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Government's Secrecy Contributes To Zika Outbreak In Venezuela, Critics Say


Let's consider a few facts about Venezuela. There's widespread evidence that the government there has mismanaged the economy. Even the middle class has run short of food and toilet paper. The socialist government is also notorious for its secrecy. This very government is now the one that is supposed to coordinate Venezuela's response to the Zika virus. Reporter John Otis found it's hard to know what is happening inside Venezuela's public health system. He starts by following a doctor into a Venezuelan hospital.

JOSE MANUEL OLIVARES: (Speaking Spanish).

JOHN OTIS, BYLINE: Jose Manuel Olivares is a doctor and an opposition congressman. He's visiting public hospitals, like this one in the Atlantic port of La Guaira.

The ER overflows with patients. Beds occupy the hallways. Nurses tell Olivares about a shortage of drugs, syringes and rubber gloves. But complaining too loudly is risky. Hospital staffers are government employees, and loyalty to the ruling Socialist party is expected.

JAIME CONTRERAS: (Speaking Spanish).

OTIS: So says neurosurgeon Jaime Contreras, who tracks down Olivares in a hospital hallway. He's worked here for seven years, but was fired just hours before we arrived. His sin - Contreras refused to operate on a patient because there was no clean water to wash his hands. Before leaving, he vents his frustration on a hospital manager.

CONTRERAS: (Speaking Spanish).

OTIS: The hospital visit will help Olivares prepare a report for Congress on Venezuela's deteriorating public health system. The idea is to break through what he describes as an information blackout by President Nicolas Maduro's administration. It's not just health. The government often refuses to divulge data on everything from skyrocketing inflation to plummeting food production. Venezuela's deepening economic crisis prompted opposition leaders last month to call for nationwide protests to force Maduro's resignation. Olivares says releasing grim statistics would further erode Maduro's support and reflect badly on the socialist revolution ushered in by the late Hugo Chavez 17 years ago.

OLIVARES: (Speaking Spanish).

OTIS: "It's government policy to suppress information," says Olivares. "But," he adds, "they need to understand that politics can't come before the problems of the people - especially health problems."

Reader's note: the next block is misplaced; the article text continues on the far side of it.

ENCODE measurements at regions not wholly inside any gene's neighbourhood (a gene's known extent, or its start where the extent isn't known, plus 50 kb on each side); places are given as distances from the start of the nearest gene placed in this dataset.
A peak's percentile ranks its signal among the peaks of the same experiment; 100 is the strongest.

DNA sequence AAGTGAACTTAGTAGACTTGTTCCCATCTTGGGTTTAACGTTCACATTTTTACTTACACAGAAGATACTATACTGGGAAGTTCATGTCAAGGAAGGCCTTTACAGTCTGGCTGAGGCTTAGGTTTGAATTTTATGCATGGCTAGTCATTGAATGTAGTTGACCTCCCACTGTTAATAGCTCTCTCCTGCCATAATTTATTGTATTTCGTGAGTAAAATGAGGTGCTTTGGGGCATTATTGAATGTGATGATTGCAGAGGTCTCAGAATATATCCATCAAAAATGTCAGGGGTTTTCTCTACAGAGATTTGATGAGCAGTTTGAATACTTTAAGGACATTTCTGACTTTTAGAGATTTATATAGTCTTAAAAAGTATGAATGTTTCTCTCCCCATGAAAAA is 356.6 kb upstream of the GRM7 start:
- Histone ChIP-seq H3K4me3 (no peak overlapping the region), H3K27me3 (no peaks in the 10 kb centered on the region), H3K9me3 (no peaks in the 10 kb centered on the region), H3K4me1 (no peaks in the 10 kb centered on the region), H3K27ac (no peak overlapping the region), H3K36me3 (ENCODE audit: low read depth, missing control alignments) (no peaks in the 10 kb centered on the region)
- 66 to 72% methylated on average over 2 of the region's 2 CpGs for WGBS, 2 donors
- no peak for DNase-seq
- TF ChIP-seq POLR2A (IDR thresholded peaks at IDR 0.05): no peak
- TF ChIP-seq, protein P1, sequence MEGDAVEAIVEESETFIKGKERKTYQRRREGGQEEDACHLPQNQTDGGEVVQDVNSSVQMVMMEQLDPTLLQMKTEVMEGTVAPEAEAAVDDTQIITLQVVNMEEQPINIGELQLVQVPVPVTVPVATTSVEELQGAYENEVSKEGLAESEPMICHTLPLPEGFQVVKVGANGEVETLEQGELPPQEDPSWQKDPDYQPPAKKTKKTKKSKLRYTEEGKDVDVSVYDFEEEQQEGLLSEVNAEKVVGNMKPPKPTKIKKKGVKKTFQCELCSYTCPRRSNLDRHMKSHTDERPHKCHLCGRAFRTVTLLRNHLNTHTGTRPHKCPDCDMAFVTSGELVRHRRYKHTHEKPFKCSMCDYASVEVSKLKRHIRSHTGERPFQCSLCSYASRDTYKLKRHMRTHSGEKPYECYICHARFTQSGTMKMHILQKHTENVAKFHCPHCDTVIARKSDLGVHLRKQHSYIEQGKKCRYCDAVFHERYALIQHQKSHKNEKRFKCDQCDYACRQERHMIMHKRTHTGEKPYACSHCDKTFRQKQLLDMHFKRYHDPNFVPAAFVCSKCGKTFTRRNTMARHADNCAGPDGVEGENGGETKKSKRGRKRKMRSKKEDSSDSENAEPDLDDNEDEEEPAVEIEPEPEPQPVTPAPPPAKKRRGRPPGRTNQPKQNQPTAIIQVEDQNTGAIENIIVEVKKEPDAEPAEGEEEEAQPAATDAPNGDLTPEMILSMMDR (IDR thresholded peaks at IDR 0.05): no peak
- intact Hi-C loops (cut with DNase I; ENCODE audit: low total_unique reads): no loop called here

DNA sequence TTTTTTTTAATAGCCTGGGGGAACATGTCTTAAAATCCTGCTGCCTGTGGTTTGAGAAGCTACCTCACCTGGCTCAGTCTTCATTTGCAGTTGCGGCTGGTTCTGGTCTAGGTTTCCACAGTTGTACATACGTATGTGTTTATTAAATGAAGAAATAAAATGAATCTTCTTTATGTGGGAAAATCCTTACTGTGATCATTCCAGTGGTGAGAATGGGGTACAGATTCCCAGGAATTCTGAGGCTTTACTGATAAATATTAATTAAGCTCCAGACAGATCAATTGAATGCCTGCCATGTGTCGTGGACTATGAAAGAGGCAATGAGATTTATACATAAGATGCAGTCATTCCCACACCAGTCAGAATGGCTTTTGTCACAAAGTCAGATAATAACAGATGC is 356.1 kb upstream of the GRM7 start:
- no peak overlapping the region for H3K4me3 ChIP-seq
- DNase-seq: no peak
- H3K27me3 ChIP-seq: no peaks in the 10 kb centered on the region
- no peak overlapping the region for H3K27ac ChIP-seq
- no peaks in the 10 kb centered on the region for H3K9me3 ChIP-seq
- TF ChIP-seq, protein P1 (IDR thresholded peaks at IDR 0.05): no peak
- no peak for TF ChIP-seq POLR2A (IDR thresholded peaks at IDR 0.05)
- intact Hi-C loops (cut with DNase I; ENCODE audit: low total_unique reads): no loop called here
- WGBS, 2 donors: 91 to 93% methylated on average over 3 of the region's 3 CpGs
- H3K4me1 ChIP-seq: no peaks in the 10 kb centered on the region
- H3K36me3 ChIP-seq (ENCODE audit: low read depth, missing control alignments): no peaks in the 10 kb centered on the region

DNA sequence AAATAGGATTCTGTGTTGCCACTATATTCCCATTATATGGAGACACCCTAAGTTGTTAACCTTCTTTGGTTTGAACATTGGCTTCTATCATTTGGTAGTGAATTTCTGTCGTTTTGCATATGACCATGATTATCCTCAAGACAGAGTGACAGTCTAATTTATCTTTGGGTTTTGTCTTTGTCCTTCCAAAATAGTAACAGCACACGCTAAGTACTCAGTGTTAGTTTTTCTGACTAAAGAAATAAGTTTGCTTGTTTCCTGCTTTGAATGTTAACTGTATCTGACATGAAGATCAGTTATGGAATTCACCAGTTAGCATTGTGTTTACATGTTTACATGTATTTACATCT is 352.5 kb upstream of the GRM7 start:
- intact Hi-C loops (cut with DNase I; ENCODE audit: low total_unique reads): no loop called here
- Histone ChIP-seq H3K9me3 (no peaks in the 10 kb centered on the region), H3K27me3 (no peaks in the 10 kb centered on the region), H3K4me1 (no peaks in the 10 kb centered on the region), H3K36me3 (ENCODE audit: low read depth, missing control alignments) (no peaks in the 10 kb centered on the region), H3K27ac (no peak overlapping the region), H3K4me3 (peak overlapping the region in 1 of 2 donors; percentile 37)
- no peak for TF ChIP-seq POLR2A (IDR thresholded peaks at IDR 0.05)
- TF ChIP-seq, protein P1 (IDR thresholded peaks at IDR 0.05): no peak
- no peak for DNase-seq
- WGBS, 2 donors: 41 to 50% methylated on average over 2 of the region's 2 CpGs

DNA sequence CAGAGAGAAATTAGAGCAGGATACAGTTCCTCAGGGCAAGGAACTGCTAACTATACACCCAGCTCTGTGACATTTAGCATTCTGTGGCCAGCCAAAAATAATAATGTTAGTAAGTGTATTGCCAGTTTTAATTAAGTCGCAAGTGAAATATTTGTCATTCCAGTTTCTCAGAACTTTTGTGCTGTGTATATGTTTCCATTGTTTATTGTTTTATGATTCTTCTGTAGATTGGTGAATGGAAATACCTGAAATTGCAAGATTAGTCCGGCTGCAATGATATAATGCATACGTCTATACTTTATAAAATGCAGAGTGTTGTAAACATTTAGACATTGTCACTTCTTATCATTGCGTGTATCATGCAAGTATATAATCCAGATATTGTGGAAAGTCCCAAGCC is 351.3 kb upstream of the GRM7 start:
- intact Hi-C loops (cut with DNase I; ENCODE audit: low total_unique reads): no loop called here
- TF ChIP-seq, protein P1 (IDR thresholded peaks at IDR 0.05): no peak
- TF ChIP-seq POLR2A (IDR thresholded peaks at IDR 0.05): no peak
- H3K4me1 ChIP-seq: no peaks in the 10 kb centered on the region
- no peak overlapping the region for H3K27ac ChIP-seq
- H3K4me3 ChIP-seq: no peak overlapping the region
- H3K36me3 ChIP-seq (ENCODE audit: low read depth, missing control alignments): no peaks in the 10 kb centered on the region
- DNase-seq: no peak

Besides Zika, Venezuela's dealing with outbreaks of dengue, chikungunya and malaria. But the health ministry has published only sporadically what's supposed to be a weekly bulletin on infectious diseases. The government is so secretive that it has yet to tell Venezuelans what kind of cancer killed Chavez three years ago. The health ministry did not respond to NPR's request for comment. When it does release statistics, critics say they're incomplete. The most recent numbers on Zika came in January from Health Minister Luisana Melo.


LUISANA MELO: (Speaking Spanish).

OTIS: She reported 4,700 suspected cases. But there's been a spike in fevers unrelated to the usual culprits like dengue. That's why a group of independent doctors claims that a more realistic figure would be half a million Zika cases. One of these doctors is former Health Minister Jose Oletta.

JOSE OLETTA: (Speaking Spanish).

OTIS: He says, "If you don't tell people about health threats, they won't recognize the risks, and are more likely to get sick."

Meanwhile, Congressman Olivares continues his fact-finding missions. But he's often been stymied by soldiers who guard state-run medical facilities and by government-organized mobs.


UNIDENTIFIED CROWD: (Shouting in Spanish).

OTIS: That was the case when he and other opposition lawmakers tried to visit a hospital in the western city of Maracaibo. An angry crowd shouted insults and blocked the entrance. The congressman never managed to get inside. For NPR News, I'm John Otis, La Guaira, Venezuela. Transcript provided by NPR, Copyright NPR.